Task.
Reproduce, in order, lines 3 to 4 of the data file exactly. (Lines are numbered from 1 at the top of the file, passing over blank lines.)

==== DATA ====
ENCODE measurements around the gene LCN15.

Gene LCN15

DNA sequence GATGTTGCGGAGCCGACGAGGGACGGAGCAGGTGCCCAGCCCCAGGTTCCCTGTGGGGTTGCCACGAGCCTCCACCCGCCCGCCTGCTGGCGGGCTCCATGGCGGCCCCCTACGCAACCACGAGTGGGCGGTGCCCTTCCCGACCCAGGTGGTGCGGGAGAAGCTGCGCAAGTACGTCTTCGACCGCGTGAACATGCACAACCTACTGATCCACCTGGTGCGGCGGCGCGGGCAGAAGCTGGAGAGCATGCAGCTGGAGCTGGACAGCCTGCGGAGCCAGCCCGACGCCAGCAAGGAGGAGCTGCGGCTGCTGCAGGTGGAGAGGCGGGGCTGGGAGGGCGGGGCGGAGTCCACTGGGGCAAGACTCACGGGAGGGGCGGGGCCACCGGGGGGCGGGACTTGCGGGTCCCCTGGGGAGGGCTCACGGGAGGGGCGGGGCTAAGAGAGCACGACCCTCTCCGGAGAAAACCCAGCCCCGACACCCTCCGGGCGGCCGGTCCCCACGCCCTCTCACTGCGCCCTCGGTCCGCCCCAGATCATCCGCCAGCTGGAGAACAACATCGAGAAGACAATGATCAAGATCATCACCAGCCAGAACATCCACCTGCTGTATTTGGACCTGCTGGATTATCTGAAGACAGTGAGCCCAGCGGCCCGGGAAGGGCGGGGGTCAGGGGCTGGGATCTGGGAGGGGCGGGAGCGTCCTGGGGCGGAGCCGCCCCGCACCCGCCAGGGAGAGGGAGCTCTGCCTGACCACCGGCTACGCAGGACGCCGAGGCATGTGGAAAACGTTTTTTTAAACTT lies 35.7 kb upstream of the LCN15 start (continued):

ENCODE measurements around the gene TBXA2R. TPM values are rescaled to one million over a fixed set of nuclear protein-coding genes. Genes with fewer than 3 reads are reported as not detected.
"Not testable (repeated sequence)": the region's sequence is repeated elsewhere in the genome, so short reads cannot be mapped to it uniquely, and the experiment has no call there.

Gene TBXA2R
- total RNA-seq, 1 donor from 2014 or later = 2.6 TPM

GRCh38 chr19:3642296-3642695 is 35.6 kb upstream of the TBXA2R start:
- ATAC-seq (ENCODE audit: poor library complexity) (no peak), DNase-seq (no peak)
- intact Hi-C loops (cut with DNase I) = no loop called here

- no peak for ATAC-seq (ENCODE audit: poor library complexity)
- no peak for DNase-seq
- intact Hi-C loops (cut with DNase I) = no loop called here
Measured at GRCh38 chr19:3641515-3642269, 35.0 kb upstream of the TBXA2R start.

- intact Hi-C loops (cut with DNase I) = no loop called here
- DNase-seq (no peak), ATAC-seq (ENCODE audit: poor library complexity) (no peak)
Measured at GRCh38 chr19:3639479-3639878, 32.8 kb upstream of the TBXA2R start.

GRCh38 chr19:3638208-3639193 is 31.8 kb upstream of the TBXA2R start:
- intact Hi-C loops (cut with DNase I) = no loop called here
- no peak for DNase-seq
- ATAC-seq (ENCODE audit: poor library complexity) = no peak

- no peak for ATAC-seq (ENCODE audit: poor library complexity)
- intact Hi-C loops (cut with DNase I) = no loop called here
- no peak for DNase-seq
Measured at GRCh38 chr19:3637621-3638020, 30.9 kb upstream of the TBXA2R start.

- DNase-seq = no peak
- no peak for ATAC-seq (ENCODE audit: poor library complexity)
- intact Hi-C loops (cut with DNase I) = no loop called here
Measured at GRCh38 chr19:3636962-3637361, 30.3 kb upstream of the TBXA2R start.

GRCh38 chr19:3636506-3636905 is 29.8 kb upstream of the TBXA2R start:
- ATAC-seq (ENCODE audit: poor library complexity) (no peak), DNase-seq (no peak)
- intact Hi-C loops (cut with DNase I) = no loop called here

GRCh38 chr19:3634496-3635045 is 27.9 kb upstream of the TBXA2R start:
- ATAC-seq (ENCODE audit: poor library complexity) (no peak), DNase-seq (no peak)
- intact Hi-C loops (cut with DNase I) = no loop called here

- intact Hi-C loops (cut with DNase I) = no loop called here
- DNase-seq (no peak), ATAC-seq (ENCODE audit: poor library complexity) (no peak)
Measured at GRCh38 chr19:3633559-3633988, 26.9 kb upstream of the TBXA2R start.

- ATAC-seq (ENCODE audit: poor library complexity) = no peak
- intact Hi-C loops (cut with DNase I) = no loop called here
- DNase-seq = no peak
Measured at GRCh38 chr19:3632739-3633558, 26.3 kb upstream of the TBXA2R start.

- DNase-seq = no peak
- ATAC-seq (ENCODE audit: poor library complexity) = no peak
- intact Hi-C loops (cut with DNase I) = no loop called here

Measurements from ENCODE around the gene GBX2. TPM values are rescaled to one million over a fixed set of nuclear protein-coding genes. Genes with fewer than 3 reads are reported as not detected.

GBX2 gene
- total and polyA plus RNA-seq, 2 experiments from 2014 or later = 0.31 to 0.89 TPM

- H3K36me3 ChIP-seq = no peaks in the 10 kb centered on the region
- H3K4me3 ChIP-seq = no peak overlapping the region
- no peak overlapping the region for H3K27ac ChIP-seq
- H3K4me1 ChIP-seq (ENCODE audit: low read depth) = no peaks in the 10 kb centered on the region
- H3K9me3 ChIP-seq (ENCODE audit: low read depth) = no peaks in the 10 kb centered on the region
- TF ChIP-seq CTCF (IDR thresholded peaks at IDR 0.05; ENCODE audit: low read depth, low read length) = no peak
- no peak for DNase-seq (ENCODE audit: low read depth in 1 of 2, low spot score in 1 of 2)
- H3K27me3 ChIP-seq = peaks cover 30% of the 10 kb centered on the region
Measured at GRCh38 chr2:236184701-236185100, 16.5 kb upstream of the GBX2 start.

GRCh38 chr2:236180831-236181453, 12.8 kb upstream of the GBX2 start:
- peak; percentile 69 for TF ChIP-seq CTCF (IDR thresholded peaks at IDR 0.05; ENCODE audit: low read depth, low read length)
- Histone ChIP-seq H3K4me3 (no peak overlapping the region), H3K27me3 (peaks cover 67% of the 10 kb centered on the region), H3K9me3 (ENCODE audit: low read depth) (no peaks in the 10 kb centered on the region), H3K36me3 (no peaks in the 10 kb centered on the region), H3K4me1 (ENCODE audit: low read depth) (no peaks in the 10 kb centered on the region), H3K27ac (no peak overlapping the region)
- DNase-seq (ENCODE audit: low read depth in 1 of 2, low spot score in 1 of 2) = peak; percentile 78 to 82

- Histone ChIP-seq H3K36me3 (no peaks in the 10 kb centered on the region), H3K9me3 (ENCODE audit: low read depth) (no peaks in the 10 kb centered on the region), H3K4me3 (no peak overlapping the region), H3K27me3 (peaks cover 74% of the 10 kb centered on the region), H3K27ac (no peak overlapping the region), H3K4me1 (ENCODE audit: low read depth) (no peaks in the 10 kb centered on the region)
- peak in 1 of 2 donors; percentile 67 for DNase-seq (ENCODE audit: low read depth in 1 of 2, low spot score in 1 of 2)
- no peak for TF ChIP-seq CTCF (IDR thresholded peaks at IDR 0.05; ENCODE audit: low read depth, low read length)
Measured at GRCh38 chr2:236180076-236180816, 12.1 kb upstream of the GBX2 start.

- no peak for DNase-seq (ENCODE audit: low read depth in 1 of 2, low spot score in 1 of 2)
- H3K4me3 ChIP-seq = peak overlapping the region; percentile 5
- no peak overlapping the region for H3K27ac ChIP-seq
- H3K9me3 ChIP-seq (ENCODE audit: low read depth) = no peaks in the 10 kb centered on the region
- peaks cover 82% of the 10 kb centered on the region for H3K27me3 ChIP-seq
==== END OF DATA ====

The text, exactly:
DNA sequence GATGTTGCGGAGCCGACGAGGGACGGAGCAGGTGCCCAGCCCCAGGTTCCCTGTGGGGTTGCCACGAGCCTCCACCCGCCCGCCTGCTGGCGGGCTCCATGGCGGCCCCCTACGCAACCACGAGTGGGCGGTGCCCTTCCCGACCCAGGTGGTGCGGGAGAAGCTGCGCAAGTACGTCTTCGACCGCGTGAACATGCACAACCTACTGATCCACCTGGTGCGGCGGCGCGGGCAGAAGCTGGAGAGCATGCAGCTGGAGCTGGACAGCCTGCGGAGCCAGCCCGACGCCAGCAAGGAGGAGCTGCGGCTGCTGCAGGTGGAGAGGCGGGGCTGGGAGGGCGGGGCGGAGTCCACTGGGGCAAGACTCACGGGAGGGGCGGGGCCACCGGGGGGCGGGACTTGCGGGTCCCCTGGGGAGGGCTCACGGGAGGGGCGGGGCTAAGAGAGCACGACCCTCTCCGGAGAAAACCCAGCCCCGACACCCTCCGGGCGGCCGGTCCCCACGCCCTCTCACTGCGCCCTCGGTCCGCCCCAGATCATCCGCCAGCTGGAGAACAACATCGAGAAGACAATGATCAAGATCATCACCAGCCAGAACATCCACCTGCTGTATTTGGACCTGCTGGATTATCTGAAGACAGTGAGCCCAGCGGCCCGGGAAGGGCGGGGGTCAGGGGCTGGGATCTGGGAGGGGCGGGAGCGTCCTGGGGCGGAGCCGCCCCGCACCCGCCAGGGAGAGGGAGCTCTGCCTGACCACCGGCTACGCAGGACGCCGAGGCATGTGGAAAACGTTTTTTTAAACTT lies 35.7 kb upstream of the LCN15 start (continued):

ENCODE measurements around the gene TBXA2R. TPM values are rescaled to one million over a fixed set of nuclear protein-coding genes. Genes with fewer than 3 reads are reported as not detected.